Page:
Statement from the Rainy River District Law Association

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The Rainy River District Law Association welcomes the Auditor General’s report on court operations and correctional services. This report is an important contribution to provincial efforts to make our justice system more efficient and fair, and to ensure that court resources are distributed equitably across Ontario. Likewise, it has generated significant interest across the province, in both the legal community and the general public.

Court operations

Various media reports have seized on the Auditor General’s finding that courtrooms in the Fort Frances Courthouse are only used for an average of 1.3 hours per day. The suggestion is that our courthouse is under-utilized. We dispute that interpretation for 5 reasons.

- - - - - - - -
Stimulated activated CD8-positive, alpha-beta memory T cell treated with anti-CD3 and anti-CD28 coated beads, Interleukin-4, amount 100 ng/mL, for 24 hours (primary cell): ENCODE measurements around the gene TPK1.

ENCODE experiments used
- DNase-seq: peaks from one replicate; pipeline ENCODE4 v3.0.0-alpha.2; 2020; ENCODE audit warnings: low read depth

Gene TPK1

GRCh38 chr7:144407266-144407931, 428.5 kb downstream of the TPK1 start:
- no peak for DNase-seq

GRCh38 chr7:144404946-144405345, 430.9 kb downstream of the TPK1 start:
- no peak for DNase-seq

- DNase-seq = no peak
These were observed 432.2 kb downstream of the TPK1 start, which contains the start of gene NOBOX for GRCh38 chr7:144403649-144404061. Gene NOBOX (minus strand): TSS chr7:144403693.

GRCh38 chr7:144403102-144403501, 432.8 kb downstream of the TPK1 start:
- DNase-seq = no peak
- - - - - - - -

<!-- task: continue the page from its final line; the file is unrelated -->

First, by applying a standardized approach to evaluating the use of court facilities across the province, the Auditor General has, understandably, been unable to convey some of the unique constraints facing the Rainy River District.

Fort Frances is the seat of the only judicial district in the province without a resident provincial court judge. Unlike every other court, our court’s operations are entirely dependent on the scheduling decisions and availability of visiting judges. The sitting of our court is also dependent on the time constraints of the visiting judges who preside here and their travel schedules, particularly in winter months when they are expected to return home on a court day to Kenora, Dryden, or Thunder Bay.